NAPs 'too slow to address land degradation'

17 Sep 2013 03:00
WINDHOEK, 17 SEP (NAMPA) - Key instruments such as the National Action Programmes (NAPs) tasked with implementing the United Nations Convention to Combat Desertification are too slow to address land degradation and the effects it has on communities.
The deputy co-ordinator of the Working Group of Indigenous Minorities in Southern Africa (WIMSA), Victoria Haraseb raised this concern on behalf of civil society organisations (CSOs) during the opening of the 11th Conference of the Parties (COP 11) to the United Nations Convention to Combat Desertification (UNCCD) here on Monday.
“We are sad to report that in spite of decisions and initiatives by the Parties to the Convention, land degradation and its impacts continue to worsen in the communities.
To put it bluntly, the implementation of decision plans and initiatives are slow on the ground,” she charged.
NAPs are developed through a participatory approach involving various stakeholders, including relevant Government offices, scientific institutions and local communities.
They spell out the practical steps and measures to be taken to combat desertification in specific ecosystems.
The UNCCD urges affected country parties to align their action programmes, as well as other relevant implementation activities related to the Convention, to the UNCCD's 10-year strategy.
Many affected countries have started the process of aligning their NAPs, while the alignment of the sub-regional and regional action programmes has also been initiated.
This is the fifth year that the UNCCD strategy (2008 to 2018) is being implemented, but Haraseb expressed concern that there is not enough tangible progress visible in the first strategic objective, which is to improve the livelihoods of affected communities.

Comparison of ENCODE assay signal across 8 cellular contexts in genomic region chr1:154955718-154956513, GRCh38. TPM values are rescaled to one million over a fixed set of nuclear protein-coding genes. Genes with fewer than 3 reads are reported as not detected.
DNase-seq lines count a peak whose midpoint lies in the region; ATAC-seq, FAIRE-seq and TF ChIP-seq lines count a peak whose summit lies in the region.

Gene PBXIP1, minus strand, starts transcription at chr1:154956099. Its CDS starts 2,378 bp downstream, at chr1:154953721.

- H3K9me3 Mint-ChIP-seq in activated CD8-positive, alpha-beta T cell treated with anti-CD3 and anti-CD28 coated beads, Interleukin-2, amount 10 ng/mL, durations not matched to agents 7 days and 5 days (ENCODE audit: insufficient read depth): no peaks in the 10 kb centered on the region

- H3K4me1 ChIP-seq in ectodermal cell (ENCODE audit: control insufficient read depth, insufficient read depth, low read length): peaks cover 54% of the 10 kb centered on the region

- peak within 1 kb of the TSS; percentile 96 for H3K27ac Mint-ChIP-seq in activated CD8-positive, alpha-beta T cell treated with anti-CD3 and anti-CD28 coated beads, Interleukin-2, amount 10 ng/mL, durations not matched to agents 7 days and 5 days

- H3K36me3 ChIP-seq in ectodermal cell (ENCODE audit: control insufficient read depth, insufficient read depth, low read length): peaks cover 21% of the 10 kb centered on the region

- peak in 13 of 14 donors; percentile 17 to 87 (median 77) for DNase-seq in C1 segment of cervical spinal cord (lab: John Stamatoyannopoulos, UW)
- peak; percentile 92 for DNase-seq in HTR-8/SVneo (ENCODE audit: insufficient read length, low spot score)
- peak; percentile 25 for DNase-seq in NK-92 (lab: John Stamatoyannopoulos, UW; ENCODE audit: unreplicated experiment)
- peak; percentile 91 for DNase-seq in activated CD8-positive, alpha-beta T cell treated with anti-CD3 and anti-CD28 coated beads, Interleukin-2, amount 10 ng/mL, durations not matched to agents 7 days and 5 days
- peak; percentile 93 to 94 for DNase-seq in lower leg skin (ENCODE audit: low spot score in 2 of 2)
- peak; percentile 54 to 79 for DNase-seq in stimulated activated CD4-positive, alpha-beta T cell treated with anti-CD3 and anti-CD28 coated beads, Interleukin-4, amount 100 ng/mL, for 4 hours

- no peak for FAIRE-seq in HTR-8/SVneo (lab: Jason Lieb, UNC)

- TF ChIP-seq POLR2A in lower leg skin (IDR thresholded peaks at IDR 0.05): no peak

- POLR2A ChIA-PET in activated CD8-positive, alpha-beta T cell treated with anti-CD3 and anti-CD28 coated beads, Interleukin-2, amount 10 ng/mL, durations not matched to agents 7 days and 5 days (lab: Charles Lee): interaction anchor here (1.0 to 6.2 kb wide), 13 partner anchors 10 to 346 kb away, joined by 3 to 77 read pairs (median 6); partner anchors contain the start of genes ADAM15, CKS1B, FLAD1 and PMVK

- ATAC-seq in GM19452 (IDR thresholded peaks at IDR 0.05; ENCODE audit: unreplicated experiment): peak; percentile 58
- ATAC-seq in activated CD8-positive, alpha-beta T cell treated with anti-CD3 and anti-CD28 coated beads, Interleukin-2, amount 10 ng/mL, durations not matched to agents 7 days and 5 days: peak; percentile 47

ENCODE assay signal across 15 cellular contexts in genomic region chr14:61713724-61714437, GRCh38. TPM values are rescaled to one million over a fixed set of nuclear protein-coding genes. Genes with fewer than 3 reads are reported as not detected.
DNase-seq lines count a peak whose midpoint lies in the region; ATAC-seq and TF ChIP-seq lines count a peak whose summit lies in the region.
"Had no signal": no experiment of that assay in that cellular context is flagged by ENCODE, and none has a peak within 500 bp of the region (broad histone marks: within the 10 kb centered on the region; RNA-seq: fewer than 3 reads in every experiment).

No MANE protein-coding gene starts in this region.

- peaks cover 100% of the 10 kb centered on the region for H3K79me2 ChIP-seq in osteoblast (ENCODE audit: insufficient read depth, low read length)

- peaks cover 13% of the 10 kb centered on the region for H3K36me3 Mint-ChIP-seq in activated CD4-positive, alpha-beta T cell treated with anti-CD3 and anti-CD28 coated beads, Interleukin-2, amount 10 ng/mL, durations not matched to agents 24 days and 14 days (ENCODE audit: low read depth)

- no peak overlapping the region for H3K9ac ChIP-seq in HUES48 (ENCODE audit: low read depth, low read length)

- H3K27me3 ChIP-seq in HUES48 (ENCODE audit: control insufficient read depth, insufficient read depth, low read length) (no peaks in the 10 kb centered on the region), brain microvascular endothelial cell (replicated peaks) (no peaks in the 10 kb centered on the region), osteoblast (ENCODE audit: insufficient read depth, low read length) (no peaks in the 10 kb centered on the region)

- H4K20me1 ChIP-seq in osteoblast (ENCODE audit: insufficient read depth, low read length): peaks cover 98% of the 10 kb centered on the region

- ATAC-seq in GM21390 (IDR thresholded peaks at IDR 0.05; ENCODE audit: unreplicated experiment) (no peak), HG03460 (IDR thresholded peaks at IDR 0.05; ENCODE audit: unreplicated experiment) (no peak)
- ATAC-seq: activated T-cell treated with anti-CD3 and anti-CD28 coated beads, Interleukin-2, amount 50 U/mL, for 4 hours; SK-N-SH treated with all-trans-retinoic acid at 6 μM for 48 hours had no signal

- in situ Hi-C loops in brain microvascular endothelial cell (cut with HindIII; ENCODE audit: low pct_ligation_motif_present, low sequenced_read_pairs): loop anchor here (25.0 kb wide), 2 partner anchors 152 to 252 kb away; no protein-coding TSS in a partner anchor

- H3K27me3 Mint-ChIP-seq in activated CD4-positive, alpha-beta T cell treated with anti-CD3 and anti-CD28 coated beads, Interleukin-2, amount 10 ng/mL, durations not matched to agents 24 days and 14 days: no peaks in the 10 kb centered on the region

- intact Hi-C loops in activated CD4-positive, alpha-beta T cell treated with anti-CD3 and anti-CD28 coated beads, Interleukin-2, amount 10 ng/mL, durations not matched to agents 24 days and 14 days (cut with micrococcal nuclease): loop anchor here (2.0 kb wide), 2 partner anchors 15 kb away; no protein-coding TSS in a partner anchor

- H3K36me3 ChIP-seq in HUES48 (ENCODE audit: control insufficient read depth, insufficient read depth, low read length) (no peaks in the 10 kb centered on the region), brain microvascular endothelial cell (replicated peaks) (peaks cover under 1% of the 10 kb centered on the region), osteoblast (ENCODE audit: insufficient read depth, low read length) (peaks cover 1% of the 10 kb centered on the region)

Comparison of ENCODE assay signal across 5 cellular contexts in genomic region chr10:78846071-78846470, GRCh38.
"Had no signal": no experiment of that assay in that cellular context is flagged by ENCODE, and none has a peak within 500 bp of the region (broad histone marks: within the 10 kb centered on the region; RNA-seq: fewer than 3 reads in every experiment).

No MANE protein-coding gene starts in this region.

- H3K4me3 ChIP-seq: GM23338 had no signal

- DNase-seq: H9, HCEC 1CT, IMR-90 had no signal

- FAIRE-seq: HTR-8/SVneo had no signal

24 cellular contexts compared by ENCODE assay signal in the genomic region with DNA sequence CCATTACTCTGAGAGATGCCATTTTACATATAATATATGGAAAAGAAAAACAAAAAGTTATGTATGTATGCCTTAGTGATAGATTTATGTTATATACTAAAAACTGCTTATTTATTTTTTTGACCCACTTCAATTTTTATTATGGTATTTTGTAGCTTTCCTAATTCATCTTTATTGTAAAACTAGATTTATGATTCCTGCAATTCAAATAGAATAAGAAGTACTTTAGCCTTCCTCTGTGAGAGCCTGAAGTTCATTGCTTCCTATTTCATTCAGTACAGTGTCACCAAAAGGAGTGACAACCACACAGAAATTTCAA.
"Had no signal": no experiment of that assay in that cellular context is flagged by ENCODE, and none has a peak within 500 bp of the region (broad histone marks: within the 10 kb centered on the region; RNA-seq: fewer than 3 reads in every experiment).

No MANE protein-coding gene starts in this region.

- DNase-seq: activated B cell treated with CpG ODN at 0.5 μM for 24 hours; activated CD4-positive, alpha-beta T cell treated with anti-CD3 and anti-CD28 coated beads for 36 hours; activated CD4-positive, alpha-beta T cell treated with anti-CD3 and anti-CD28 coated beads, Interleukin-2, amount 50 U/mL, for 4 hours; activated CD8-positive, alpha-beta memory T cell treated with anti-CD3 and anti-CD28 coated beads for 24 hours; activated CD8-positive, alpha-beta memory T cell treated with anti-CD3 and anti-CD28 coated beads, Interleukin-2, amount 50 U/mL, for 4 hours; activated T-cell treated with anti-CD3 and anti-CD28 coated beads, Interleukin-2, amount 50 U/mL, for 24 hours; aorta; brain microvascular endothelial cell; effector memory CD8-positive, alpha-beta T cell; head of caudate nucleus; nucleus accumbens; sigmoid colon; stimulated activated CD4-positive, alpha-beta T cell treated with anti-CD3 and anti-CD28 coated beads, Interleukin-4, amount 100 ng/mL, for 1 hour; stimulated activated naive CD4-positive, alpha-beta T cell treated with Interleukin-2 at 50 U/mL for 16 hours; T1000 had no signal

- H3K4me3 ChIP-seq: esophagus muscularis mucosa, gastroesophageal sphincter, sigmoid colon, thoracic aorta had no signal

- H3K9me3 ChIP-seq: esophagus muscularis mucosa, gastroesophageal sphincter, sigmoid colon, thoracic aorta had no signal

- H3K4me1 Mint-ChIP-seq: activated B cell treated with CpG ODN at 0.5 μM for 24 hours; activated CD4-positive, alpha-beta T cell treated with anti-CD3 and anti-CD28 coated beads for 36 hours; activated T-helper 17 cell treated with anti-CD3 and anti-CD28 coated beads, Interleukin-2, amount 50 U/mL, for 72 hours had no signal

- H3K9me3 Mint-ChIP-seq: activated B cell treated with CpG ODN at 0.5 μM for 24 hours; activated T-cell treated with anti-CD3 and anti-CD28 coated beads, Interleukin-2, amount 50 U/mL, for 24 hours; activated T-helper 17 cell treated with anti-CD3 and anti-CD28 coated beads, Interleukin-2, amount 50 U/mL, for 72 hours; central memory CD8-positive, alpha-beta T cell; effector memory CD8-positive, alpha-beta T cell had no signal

She said over the years, CSOs have repeatedly drawn the attention of COPs and other inter-sectional meetings of the Convention to a number of actions like agro-businesses, agro-fuels, land-grabbing and mining activities, which she said are contributing to land degradation.
It is, therefore, the expectation that COP 11 will take steps to address the mentioned unsustainable actions in the Convention process if the UNCCD wants to make any positive impact towards its objectives.
She furthermore called for an increase in CSOs’ involvement in national co-ordinating bodies to facilitate their participation in the process of the alignment of NAPs.
Delegates from the 195 country parties to the UNCCD, various UN organisations as well as inter-governmental and civil society organisations are gathered in the capital for COP 11 to debate and arrive at solutions towards improving the living conditions of people in drylands; maintaining and restoring land and soil productivity; and mitigating the effects of droughts.
Namibia started serving as president of the UNCCD from the opening day of COP 11 until UNCCD COP 12, which is scheduled to take place in 2015.
This two-year term as president offers Namibia the unique opportunity to drive the global agenda on issues of desertification, land degradation and drought.
The COP 11 event is taking place at the Windhoek Country Club Resort and Casino, and ends on 27 September.